>> <> wrote:
    >>
    >> >Having grubbed out my hedge, I now have a huge pile of branches to deal
    >> >with, probably about 3 skip loads.
    >> >
    >> >Next problem is how to dispose of them.
    >> >
    >> >Options include:
    >> >
    >> >o Big bonfire. Pros- cheap. Cons - no good site handy for a bonfire.
    >> >
    >> >o Skips. Pros - easy. Cons - expensive.
    >> >
    >> >o Hire a chipper (& operator) and disposal of chips in garden. Pros -
    >> >plenty of space to use the chippings. Cons - man came out today and did
    >> >that sucking through the teeth bit and said that the bushieness & density of
    >> >the hedge would probably choke his machine.
    >> >
    >> >o Buy a garden shredder and shred what we can. Pros - relatively cheap and
    >> >I end up with a shredder at the end of it. Cons - won't handle the
    >> >thicker/bushier stuff and I might end up with a *broken* shredder at the end
    >> >of it.
    >> >
    >> >Any other suggestions? Would something like this
    >> >(http://www.argos.co.uk/static/Product/partNumber/7218400.htm) be up to the
    >> >job (assuming we avoid stuffing anything too thick down its throat)?
    >> >

    >> Quickest and tidyiest is a _proper_ shredder -
    >> We had 12 x 40ft pines removed just after Christmas -
    >> proper Tree Surgeons came with a unimog-mounted, hydraulically driver
    >> shredder which ate everything from 4" diameter down.
    >>

    >What a waste of good heating fuel! OK, so it's a bit more labour
    >using the smaller bits but when we fell trees we make firewood down to
    >2" diameter or even less.
    >
    >Having used everything down to that size you can shred the rest with a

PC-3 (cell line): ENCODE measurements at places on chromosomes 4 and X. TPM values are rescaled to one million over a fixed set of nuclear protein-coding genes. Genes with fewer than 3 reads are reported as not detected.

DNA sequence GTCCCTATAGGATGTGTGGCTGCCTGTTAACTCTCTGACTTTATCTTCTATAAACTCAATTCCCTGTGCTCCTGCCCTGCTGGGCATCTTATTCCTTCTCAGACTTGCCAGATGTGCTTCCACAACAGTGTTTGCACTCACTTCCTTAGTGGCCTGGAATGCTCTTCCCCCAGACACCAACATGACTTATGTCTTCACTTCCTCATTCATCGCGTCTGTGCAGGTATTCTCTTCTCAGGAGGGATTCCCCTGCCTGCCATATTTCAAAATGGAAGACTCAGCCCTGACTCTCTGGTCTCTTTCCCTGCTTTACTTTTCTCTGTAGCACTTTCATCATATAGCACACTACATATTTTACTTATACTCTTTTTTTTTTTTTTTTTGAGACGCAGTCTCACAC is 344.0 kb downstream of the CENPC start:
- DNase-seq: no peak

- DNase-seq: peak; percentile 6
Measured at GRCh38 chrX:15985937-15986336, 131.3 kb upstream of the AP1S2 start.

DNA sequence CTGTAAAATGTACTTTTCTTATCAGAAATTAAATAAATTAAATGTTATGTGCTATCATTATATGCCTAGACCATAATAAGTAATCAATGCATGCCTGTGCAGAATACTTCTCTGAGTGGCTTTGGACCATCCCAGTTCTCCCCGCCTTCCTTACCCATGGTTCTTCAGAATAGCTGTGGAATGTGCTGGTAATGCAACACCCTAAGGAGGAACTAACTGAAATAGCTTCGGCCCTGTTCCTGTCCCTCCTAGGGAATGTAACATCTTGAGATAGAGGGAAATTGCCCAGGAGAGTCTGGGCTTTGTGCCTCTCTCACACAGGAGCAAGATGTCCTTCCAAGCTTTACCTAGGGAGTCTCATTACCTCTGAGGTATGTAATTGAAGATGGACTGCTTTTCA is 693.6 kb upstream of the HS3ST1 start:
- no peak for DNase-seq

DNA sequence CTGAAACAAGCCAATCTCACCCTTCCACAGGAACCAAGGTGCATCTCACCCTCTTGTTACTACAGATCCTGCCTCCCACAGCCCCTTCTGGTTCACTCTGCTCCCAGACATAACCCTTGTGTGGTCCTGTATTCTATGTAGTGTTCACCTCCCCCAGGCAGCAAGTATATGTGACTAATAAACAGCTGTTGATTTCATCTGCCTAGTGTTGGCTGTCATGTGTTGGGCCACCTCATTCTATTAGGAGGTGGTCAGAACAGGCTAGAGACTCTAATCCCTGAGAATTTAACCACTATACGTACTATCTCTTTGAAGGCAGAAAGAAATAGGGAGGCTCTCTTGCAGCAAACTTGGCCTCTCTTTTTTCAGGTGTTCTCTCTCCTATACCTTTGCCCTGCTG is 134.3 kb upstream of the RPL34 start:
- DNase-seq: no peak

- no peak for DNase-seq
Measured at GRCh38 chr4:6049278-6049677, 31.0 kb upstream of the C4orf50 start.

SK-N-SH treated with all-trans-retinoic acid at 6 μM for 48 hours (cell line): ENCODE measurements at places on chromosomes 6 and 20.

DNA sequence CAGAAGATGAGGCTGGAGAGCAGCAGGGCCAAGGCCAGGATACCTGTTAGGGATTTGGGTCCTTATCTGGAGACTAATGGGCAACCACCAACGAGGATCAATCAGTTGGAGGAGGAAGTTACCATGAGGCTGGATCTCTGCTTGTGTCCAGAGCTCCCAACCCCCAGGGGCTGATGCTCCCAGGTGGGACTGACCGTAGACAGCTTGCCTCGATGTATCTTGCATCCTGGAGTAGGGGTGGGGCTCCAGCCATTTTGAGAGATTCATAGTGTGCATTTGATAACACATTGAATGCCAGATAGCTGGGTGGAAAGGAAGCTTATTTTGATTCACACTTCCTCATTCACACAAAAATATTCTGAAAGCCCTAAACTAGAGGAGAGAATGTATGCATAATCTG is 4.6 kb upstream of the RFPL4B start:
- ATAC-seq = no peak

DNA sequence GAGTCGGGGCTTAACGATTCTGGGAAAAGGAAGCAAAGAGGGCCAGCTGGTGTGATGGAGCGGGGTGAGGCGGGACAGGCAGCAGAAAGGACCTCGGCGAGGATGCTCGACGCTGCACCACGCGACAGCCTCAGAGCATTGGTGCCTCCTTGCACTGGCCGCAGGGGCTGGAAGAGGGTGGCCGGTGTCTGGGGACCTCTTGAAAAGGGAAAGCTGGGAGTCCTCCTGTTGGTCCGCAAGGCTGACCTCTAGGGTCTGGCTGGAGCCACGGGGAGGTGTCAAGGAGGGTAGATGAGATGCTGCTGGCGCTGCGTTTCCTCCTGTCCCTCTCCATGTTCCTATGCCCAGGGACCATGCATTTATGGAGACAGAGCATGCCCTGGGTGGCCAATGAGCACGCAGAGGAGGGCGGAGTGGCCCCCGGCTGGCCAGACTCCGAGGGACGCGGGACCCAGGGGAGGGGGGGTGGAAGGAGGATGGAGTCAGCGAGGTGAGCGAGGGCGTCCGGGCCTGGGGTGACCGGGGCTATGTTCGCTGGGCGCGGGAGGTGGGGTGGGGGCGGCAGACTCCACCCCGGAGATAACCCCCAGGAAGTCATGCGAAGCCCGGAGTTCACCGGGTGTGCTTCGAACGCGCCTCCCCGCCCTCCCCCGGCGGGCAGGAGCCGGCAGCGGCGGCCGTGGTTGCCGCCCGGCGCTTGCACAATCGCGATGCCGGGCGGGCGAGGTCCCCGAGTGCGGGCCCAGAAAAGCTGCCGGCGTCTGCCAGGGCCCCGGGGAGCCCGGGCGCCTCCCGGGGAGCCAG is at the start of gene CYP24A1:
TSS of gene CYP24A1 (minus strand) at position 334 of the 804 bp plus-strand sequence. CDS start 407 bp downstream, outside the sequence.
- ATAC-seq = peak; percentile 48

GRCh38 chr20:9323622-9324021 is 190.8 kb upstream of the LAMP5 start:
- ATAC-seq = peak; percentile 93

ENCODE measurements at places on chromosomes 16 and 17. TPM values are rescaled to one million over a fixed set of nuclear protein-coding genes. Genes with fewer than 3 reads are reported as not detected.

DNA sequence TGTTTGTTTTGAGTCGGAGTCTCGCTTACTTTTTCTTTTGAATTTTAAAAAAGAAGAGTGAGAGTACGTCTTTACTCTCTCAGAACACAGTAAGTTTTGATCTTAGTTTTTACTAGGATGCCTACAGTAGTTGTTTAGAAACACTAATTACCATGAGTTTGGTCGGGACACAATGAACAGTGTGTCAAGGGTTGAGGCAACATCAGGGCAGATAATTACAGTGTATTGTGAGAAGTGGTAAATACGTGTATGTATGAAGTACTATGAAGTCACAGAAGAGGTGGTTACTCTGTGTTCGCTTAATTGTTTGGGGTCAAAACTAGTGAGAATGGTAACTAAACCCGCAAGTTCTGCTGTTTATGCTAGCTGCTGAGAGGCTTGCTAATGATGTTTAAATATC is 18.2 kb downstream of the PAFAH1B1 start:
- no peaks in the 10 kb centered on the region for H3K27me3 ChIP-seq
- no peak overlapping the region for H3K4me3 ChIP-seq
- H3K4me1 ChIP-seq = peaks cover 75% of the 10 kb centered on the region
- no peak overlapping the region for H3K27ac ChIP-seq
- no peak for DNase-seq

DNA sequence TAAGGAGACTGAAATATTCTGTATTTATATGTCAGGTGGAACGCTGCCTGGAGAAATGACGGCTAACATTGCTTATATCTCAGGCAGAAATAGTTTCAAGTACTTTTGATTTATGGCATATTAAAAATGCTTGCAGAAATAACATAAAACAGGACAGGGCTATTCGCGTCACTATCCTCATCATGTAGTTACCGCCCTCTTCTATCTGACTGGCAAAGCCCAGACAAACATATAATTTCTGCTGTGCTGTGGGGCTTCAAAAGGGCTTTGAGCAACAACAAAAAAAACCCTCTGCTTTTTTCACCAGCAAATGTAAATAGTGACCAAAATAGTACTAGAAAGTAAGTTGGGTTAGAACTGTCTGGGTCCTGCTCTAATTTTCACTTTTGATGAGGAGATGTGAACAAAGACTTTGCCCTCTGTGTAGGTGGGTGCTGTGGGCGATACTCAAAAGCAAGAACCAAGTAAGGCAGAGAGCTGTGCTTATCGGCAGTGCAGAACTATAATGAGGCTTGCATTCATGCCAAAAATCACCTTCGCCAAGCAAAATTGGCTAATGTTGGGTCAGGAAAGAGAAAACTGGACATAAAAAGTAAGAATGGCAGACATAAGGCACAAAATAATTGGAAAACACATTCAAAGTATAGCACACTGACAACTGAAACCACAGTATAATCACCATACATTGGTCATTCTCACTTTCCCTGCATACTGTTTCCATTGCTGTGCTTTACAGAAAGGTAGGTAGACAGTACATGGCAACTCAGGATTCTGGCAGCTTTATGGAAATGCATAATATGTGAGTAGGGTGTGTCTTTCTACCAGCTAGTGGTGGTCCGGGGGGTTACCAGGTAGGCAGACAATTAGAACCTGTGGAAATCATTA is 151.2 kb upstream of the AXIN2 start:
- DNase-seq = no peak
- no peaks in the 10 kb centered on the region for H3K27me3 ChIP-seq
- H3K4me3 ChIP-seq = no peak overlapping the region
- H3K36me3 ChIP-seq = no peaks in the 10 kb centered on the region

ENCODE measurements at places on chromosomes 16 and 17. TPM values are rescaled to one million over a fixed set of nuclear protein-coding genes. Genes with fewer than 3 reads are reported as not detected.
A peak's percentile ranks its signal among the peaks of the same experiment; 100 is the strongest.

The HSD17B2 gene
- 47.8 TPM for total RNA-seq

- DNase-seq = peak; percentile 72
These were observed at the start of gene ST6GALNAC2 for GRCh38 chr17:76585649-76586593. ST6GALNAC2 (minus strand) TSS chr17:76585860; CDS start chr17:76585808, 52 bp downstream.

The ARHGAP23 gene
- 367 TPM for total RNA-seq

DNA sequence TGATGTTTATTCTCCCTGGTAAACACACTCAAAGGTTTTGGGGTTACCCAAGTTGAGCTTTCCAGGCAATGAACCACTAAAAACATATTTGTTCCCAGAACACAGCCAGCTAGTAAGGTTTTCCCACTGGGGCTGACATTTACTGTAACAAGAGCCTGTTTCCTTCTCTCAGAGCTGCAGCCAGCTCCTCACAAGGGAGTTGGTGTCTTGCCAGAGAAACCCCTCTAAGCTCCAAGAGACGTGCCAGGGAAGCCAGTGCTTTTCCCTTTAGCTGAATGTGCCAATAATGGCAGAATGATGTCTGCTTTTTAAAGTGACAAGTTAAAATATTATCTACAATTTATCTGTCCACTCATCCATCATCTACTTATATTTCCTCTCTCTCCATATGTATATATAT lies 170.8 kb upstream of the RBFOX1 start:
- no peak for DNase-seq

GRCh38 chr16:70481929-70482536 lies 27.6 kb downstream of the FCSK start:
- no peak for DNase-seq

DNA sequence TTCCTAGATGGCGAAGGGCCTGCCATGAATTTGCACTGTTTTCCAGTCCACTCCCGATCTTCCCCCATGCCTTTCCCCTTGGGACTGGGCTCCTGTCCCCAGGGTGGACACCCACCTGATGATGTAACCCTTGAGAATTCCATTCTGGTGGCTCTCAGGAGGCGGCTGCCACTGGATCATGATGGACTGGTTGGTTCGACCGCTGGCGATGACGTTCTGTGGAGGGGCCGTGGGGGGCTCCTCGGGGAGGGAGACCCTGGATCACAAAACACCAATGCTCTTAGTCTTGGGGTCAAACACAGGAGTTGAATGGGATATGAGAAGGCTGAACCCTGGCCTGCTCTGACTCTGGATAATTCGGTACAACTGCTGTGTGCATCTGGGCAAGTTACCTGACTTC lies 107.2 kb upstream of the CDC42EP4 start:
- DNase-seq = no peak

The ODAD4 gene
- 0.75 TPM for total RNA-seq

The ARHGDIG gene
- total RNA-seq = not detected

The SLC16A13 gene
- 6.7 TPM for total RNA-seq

>'lighter' shredder.


    True - but in our case we still have a ginormous pile of 3ft logs
    waiting to be converted into fire-sized logs.

    Have made friends with a nice man up the road who owns a
    petrol-powered log-splitter <g>

    Back in Suffolk I took out a couple of hundred yards of mature (even
    geriatric !) leylandii - and decided that (as firewood) they were more
    trouble than they were worth. Even after several years drying they
    were still full of sticky sap that got everywhere, and they didn't
    burn all that well either in our stove.....

    Take care !

    Adrian
    West Cork - Ireland
     
    Adrian, Feb 23, 2007
    #5
  6. Tim Downie

    Tim Downie Guest

    "Adrian" <> wrote in message
    news:...

    > Quickest and tidyiest is a _proper_ shredder -


    I suspect I just need to do a bit more phoning around.

    > We had 12 x 40ft pines removed just after Christmas -
    > proper Tree Surgeons came with a unimog-mounted, hydraulically driver
    > shredder which ate everything from 4" diameter down.


    I want one! ;-)

    Any ball park figures on how much I should expect to pay to hire such a
    beast (& operator)?

    Cheers!

    Tim
     
    Tim Downie, Feb 23, 2007
    #6
  7. Tim Downie

    Huge Guest